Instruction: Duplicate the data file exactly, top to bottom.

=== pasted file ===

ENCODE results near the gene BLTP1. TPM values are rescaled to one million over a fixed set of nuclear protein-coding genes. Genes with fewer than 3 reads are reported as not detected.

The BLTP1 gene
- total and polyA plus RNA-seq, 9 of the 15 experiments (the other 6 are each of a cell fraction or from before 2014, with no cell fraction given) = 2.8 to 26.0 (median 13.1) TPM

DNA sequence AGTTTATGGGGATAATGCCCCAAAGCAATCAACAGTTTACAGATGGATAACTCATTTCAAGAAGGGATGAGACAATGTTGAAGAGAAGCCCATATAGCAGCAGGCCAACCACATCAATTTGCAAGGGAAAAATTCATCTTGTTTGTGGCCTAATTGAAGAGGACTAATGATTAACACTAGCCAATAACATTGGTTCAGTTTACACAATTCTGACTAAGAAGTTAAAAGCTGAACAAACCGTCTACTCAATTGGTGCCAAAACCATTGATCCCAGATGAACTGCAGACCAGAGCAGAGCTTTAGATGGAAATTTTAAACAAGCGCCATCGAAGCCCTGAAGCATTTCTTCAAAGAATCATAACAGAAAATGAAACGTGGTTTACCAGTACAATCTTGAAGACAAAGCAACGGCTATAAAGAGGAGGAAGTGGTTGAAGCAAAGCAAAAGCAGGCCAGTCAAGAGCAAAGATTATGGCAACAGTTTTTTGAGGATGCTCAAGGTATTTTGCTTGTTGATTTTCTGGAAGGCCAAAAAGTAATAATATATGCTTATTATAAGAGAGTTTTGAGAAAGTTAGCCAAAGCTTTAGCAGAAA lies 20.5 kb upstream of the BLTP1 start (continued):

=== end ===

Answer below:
ENCODE results near the gene BLTP1. TPM values are rescaled to one million over a fixed set of nuclear protein-coding genes. Genes with fewer than 3 reads are reported as not detected.

The BLTP1 gene
- total and polyA plus RNA-seq, 9 of the 15 experiments (the other 6 are each of a cell fraction or from before 2014, with no cell fraction given) = 2.8 to 26.0 (median 13.1) TPM

DNA sequence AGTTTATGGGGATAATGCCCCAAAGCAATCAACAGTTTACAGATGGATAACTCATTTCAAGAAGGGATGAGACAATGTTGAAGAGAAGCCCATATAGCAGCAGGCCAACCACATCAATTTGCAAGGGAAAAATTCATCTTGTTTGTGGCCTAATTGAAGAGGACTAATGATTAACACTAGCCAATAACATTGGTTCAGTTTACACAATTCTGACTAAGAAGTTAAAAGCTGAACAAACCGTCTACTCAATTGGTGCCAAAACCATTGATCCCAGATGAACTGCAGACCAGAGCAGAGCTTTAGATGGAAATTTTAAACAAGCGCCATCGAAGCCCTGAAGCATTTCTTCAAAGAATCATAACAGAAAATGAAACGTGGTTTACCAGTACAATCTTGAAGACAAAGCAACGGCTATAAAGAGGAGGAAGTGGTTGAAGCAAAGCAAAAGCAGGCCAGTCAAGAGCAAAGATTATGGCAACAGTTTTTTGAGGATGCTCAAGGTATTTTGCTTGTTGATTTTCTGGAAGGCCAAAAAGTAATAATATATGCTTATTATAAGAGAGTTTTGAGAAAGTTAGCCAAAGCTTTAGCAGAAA lies 20.5 kb upstream of the BLTP1 start (continued):